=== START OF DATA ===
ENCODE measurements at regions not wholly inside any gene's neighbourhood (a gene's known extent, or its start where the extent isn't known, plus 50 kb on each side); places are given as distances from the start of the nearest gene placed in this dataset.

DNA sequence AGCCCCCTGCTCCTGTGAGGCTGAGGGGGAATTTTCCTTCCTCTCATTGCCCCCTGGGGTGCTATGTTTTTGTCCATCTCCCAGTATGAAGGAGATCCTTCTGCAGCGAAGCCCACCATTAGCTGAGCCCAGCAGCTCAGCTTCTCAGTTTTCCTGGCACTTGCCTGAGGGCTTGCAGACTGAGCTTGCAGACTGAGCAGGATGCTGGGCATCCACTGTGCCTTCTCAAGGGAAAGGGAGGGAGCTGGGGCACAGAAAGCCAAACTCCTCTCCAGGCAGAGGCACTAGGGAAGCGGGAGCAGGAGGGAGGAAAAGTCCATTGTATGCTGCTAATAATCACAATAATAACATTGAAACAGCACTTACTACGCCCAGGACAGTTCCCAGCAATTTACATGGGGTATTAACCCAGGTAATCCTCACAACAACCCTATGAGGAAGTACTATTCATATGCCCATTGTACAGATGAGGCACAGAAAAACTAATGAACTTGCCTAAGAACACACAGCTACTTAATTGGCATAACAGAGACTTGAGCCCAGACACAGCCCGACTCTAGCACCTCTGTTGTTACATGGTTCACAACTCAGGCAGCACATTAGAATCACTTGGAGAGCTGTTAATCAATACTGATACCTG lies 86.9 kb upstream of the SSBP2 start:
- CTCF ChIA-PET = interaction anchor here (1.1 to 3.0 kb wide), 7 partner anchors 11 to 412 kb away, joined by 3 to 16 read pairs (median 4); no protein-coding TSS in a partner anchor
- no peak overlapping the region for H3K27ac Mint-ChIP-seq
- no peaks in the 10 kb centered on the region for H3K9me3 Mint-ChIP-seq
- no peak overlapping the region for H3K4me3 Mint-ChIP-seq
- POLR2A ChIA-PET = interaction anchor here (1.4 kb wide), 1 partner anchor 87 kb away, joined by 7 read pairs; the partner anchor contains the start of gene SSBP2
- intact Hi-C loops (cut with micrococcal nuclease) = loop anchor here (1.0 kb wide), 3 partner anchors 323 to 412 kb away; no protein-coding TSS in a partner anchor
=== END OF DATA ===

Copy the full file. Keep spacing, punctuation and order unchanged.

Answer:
ENCODE measurements at regions not wholly inside any gene's neighbourhood (a gene's known extent, or its start where the extent isn't known, plus 50 kb on each side); places are given as distances from the start of the nearest gene placed in this dataset.

DNA sequence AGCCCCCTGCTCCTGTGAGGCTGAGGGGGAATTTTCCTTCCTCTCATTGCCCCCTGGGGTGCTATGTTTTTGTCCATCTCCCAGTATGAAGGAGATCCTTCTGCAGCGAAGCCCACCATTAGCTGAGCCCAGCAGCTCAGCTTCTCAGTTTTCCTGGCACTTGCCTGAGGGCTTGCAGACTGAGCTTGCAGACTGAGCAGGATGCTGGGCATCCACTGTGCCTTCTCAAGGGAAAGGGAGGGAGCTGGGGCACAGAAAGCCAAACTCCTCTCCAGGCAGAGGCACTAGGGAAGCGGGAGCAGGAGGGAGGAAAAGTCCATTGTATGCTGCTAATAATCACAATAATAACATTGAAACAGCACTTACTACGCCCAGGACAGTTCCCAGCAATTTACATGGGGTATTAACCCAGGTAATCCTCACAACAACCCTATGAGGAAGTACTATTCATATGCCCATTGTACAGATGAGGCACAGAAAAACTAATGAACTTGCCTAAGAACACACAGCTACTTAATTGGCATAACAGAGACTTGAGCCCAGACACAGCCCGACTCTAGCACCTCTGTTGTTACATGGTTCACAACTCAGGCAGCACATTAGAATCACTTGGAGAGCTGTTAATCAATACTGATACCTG lies 86.9 kb upstream of the SSBP2 start:
- CTCF ChIA-PET = interaction anchor here (1.1 to 3.0 kb wide), 7 partner anchors 11 to 412 kb away, joined by 3 to 16 read pairs (median 4); no protein-coding TSS in a partner anchor
- no peak overlapping the region for H3K27ac Mint-ChIP-seq
- no peaks in the 10 kb centered on the region for H3K9me3 Mint-ChIP-seq
- no peak overlapping the region for H3K4me3 Mint-ChIP-seq
- POLR2A ChIA-PET = interaction anchor here (1.4 kb wide), 1 partner anchor 87 kb away, joined by 7 read pairs; the partner anchor contains the start of gene SSBP2
- intact Hi-C loops (cut with micrococcal nuclease) = loop anchor here (1.0 kb wide), 3 partner anchors 323 to 412 kb away; no protein-coding TSS in a partner anchor